I really like stencil art, but am not rebellious enough to go desecrate the city streets. Cutting stencils out of heavy cardboard requires a lot of patience, so instead I've opted for generic computer paper. Of course, this renders the reusable manufacturing aspect of the stencil obsolete, as paper of a certain gsm weight can only withstand soaking so much paint.
This is, the disposable stencil. Sharpen your exacto blades.
Step 1: Find Your Reference Image!
Step 2: Tracey Tracey TRACE!
Sure, there's a mass of lines in the example, but I actually traced the 'separate colours' on a different layers so I could print them out on different pages. I think this step could easily be achieved using your basic MS paint too.
Step 3: Stencil- Printing and Cutting.
I fed my printer with grimy printed-on-one-side-already paper (I always do this but CAUTION: danger of jamming printer if the paper is too grubby/crinkled/ancient). I printed out a total of 7 stencils, separating them by colour, but I also shared some pages with smaller colour patches.
Grab your exacto blades/scalpel/stanley knife, and preferably with a cutting board, to keep your blade sharp and work surfaces intact, slice away.
No need to be unnecessarily neat, this is a pretty rustic piece of low art.
Now the 'outline' layer is the trickiest, and one should exercise the most uttermost care when cutting this stencil. Before you start, pencil in stencil 'joints'. These help your stencil stability and are placed most likely where lines meet and keep your lines fairly straight and rigid, rather than any curved ones.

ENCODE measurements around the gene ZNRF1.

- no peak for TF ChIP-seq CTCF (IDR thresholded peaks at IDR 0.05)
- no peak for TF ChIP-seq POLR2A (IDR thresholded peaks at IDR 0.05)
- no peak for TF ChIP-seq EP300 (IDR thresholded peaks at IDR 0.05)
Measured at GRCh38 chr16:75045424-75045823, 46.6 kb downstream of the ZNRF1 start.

I AM ARTIST, HEAR ME ROAR
Use your specially acquired artistic license to denote what lines should be completely abolished, or altered to suit your stencil whim.
You'll notice on the skin layer, there's two joints connecting the 'eye holes', which I later filled in with a brush. Also, I had to enlarge the 'eye sparkle holes' to make things work. Of course, there's no foreseeing what troubles you may encounter ahead!
Step 4: Printing Your Stencil
This is- sponging stencil technique! Cut up your mum's kitchen sponges into finger sizes, and sponge away. Slow and steady is best. The sponge may stick to the paper because of the paint, so take care not to rip up your delicate disposable stencil.
You can use the same bit of sponge if the colours are complementary, as demonstrated in my paint palette, but otherwise, don't contaminate! Start with lighter colours like yellow and blue, then progress to stronger colours like red. It look better if the colours overlap properly.
Step 5: The Finale
I likee it! Might do a Card Captor Sakura one next.